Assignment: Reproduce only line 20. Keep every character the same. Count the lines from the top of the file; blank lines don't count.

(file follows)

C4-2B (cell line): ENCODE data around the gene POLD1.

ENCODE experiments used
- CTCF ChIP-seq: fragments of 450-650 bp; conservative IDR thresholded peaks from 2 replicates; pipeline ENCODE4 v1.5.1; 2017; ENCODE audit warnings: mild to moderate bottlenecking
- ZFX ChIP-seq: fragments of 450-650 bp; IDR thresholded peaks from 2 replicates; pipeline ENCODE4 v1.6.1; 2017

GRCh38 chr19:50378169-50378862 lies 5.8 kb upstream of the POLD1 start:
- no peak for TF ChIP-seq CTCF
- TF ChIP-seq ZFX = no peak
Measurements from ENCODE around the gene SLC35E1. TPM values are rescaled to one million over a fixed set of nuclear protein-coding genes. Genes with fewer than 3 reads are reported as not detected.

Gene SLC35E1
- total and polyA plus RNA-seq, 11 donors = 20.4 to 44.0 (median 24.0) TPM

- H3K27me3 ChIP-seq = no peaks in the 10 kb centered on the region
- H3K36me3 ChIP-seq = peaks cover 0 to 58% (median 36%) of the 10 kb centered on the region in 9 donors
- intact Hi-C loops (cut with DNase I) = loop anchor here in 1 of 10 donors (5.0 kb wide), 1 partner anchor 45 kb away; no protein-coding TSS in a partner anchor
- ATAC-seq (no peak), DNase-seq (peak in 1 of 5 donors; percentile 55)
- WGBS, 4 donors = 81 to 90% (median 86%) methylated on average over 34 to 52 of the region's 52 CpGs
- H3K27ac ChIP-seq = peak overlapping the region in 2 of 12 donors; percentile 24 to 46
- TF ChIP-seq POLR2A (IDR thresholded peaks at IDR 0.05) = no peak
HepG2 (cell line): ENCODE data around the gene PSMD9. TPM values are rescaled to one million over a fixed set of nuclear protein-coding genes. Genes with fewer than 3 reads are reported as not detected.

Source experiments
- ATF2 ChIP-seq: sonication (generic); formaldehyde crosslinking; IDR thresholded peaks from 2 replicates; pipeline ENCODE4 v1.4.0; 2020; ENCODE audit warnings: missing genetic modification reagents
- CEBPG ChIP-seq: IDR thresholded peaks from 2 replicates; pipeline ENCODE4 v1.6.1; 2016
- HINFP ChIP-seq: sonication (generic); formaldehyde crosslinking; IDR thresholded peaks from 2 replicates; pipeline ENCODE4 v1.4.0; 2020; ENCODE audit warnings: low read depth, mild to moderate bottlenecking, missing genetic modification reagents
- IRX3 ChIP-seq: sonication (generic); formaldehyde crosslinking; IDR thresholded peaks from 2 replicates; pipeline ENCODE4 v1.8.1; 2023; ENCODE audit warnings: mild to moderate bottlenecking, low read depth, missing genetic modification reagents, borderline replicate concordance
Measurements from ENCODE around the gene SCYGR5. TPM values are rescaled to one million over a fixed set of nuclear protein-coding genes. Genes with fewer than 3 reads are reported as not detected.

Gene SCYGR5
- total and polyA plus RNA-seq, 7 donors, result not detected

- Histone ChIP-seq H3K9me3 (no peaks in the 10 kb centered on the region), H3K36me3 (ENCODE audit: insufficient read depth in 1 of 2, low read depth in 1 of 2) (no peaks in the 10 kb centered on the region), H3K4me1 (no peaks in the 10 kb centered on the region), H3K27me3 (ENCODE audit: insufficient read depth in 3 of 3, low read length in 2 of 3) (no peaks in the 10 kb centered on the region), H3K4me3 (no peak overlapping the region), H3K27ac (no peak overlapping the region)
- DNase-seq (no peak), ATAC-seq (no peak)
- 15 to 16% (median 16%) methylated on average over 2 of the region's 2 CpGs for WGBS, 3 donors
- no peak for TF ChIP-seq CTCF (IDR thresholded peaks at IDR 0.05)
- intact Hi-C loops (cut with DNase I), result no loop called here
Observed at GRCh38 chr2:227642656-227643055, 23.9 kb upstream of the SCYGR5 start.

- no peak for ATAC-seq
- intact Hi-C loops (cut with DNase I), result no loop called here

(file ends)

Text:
- ATF2 ChIP-seq: sonication (generic); formaldehyde crosslinking; IDR thresholded peaks from 2 replicates; pipeline ENCODE4 v1.4.0; 2020; ENCODE audit warnings: missing genetic modification reagents